Returning back to the office with a busy inbox after a whirlwind Xerocon conference can make it all too easy to dive back into business as usual. That's why I've made it a ritual to reflect on Xerocon Atlanta, and to consider which topics made the most impact among attendees. Looking back at last week’s Xerocon in Atlanta, there are several major things that come to mind.
It wouldn’t be a user conference without updating the captive audience on what’s new in the product and the development pipeline, and the Xero It wouldn’t be a user conference without updating the captive audience on what’s new in the product and the development pipeline, and the new integration with Citi, there was plenty of new functionality demonstrated that brings the Xero platform even closer to a world of 'code-free accounting'.
Xero America’s VP of Products and Partnerships, Herman Man, walked attendees through the new automated bill entries, Xero projects with integrated time tracking, speedier bank reconciliations, 'Ask' functionality in Xero HQ, and hinted at a new 'Relationships' feature to help accounting firms better manage client contacts. All of the new functionality visibly stems from the needs and feedback of both small businesses and their alike, with a focus on automating easy, yet time-consuming tasks to help businesses get paid faster and to free up time for ants and advisors to work more closely with their clients.
While some may come to Xerocon to learn about what’s new from a product perspective, many come to the event to learn directly from their peers, and Xerocon Atlanta provided a ton of opportunities to do just that. While some breakout topics centered on somewhat familiar themes of implementing Xero apps and understanding automation, I noticed that many conversations at the conference focused around the idea of authenticity and how it can be a major differentiator for businesses. It was refreshing to hear both keynote and breakout speakers talk about owning the features that set them apart and using them as a competitive advantage to attract the right team members and clients.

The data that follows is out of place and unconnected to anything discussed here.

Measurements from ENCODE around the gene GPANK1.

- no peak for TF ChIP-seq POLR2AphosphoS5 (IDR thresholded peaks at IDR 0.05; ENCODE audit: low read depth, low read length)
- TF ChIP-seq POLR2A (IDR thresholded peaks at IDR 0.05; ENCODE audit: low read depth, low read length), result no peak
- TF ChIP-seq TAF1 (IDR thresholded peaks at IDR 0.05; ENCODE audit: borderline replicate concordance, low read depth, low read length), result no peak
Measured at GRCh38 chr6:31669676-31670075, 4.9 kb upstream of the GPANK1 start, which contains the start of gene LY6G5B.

In a particularly pertinent panel discussion, Jina Etienne, CPA, CGMA, of Grant Thornton, talked with CEO of Faire Design, Kate Watts, and author Elaine Pofeldt, about how mixing authenticity, empathy, and technology can be key to setting yourself apart and attracting clients that are tailor made for you. Another valuable session featuring Sasha Hryciuk and Tracy Simmons of Loft Technologies also touched on the idea of differentiating your brand by 'Nailing Your Niche'. In this session, the conversation focused on the benefits that accounting firms can reap by specializing their services towards a target market, and how authenticity and expertise can be key to helping your firm stand out in that particular space.
A consistent theme that surfaced was the power that comes from piecing together a suite of applications for your practice. Will Lopez, founder and CEO Advisorfi and Kenji Kuramoto, founder and CEO Acuity spent time in their noteworthy breakout talking with Nicole Dunn, Head of Partner Success Xero Americas, about the Xero apps that help them enhance their engagements with clients, and David Emmerman of Emmerman, Boyle & Associates, LLC took time to show of the power of Xero HQ integrations.